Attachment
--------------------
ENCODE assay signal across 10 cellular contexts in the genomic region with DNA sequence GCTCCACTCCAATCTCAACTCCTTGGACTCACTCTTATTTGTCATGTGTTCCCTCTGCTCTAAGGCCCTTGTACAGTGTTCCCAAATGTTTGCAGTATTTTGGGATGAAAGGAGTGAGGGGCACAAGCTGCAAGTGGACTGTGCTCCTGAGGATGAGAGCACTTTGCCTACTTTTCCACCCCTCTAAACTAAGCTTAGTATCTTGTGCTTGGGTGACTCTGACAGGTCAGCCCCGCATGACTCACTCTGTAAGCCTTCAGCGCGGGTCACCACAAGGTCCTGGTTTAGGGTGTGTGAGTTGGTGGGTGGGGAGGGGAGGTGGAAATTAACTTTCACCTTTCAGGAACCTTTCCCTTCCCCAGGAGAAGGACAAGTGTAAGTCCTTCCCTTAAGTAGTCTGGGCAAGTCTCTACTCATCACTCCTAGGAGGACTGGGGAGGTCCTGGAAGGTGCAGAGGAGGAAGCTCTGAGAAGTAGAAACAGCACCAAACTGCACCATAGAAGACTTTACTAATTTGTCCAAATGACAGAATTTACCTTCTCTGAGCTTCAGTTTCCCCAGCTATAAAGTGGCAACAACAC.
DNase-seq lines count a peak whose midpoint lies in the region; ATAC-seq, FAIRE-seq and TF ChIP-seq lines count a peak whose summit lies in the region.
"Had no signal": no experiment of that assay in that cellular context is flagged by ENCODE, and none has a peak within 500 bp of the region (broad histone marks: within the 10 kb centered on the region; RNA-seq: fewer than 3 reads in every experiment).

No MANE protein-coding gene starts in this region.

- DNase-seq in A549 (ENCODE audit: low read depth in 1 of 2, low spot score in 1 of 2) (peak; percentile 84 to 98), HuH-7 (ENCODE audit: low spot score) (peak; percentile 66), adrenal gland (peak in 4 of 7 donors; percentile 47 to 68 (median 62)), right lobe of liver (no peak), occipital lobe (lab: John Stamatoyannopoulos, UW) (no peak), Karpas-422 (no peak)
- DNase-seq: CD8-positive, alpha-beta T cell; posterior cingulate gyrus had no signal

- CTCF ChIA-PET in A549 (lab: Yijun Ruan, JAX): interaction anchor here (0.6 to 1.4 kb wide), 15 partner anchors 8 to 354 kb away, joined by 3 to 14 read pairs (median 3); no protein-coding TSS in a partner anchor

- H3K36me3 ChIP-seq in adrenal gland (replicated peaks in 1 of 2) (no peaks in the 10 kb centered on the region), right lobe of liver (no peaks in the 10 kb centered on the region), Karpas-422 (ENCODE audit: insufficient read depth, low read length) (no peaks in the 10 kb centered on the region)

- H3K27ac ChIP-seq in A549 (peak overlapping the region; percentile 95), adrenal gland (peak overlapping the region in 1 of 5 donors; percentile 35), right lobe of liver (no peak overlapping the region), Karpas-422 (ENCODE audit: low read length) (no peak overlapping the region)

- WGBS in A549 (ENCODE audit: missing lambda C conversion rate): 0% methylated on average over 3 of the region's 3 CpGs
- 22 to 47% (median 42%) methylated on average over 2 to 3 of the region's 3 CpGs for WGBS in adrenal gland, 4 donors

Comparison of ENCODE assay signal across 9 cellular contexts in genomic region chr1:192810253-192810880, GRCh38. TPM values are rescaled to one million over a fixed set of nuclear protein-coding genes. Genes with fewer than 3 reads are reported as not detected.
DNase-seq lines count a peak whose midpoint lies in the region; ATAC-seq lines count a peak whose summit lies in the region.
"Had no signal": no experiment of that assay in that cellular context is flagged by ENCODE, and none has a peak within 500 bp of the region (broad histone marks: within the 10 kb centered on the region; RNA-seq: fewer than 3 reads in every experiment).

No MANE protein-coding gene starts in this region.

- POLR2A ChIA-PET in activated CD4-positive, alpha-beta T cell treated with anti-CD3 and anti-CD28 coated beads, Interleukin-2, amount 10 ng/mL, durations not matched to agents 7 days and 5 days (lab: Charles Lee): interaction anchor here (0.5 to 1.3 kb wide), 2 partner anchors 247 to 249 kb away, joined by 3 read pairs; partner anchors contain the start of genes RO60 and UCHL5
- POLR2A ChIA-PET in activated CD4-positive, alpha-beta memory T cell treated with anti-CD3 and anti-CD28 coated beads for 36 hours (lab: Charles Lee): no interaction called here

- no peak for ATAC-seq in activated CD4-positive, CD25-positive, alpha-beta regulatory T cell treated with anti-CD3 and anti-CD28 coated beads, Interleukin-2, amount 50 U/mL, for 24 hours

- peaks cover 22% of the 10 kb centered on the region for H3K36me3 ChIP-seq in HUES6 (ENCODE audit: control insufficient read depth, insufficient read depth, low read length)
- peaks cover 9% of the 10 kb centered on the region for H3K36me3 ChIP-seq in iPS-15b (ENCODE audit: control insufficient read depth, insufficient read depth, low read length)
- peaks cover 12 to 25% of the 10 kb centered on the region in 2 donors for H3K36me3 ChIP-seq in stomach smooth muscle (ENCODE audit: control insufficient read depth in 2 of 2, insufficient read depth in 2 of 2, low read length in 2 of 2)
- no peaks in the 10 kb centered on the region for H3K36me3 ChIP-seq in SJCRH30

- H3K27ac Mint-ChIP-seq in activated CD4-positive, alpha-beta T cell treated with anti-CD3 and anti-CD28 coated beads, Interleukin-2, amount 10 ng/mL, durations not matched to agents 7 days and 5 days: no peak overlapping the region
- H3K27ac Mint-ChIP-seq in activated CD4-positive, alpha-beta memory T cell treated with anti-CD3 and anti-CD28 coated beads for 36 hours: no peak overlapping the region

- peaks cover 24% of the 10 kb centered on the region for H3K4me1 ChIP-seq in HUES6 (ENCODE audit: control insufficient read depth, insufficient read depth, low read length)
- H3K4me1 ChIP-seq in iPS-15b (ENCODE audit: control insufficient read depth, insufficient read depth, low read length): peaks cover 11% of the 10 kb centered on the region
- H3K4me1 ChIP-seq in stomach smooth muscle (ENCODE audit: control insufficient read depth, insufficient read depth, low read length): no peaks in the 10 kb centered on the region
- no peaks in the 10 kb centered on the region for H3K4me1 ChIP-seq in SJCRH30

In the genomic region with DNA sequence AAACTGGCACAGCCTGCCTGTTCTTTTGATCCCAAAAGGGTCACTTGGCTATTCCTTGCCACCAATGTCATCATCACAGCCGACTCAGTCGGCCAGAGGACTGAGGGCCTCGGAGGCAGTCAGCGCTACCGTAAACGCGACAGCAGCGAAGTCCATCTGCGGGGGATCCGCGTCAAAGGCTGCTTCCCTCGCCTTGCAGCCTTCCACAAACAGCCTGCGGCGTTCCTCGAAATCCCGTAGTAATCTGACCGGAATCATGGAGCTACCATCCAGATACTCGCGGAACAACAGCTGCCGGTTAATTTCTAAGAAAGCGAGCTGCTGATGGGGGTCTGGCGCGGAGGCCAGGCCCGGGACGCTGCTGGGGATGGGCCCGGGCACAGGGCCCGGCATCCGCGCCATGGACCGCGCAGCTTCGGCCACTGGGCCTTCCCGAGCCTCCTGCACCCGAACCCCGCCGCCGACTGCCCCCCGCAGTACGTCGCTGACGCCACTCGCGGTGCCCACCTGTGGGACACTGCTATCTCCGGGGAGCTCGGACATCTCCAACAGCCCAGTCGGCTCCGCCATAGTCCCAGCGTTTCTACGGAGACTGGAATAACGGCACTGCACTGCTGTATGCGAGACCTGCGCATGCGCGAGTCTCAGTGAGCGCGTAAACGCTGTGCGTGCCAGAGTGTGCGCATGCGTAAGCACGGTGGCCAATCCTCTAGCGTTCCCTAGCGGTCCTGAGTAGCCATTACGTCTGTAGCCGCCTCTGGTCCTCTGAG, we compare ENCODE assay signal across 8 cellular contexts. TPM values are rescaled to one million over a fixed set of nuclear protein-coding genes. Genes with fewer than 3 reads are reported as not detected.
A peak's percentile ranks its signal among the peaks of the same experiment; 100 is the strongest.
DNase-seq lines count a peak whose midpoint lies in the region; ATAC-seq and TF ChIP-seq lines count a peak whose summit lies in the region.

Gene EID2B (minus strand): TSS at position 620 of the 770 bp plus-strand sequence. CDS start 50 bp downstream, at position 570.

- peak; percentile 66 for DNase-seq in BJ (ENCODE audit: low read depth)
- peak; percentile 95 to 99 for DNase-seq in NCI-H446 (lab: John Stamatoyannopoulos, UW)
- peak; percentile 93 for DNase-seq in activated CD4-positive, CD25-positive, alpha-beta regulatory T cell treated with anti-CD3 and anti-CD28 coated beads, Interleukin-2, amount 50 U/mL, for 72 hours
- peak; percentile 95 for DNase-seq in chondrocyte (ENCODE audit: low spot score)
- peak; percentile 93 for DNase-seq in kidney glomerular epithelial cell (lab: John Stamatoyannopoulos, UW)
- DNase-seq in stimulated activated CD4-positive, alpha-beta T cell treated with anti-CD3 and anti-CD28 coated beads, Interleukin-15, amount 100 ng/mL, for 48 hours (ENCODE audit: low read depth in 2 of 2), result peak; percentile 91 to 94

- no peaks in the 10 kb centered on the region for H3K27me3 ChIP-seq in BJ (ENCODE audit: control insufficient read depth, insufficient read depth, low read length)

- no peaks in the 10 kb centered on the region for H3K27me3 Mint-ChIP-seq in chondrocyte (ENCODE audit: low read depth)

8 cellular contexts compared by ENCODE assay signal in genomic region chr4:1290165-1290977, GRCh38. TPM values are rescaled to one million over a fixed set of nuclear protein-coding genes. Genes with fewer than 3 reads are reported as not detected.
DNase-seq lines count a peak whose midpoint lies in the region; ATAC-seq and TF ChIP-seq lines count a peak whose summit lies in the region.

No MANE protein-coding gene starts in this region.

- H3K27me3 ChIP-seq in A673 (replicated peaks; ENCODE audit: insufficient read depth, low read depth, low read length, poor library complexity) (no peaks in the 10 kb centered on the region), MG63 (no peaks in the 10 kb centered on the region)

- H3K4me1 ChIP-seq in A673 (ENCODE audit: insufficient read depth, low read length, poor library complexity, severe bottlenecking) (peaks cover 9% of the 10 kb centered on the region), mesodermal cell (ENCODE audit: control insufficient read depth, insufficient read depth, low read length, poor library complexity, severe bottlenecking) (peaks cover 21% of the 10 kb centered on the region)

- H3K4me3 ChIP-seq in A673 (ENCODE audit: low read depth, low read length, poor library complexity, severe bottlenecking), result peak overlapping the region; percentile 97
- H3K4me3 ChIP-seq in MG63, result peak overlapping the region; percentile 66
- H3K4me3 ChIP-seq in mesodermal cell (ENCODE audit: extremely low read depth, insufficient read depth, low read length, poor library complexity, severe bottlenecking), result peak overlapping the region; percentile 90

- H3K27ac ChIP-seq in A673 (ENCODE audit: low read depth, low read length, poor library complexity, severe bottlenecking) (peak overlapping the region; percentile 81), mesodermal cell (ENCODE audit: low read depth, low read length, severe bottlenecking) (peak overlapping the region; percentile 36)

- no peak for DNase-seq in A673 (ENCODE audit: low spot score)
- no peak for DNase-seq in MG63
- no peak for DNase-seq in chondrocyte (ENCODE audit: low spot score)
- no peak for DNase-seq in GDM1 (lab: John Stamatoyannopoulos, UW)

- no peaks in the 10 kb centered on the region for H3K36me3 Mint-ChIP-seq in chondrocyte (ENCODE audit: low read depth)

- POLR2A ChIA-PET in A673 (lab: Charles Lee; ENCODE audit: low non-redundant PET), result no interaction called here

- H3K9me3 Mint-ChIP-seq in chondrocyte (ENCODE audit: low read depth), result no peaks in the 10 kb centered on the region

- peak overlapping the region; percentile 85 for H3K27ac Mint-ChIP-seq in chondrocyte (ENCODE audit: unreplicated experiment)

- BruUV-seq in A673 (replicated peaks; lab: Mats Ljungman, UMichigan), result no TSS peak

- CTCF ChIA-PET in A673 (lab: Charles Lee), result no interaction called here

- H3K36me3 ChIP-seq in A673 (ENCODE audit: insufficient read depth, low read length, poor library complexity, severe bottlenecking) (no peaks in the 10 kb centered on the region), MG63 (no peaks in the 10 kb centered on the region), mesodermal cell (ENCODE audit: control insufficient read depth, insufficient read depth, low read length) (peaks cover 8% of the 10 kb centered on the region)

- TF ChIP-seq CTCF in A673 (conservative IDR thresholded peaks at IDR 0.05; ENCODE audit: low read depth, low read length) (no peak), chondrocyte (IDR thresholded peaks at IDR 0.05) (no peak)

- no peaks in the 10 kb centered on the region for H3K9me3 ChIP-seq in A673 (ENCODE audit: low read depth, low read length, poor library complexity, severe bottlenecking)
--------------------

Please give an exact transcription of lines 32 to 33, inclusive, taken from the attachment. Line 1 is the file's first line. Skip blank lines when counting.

Gene EID2B (minus strand): TSS at position 620 of the 770 bp plus-strand sequence. CDS start 50 bp downstream, at position 570.

- peak; percentile 66 for DNase-seq in BJ (ENCODE audit: low read depth)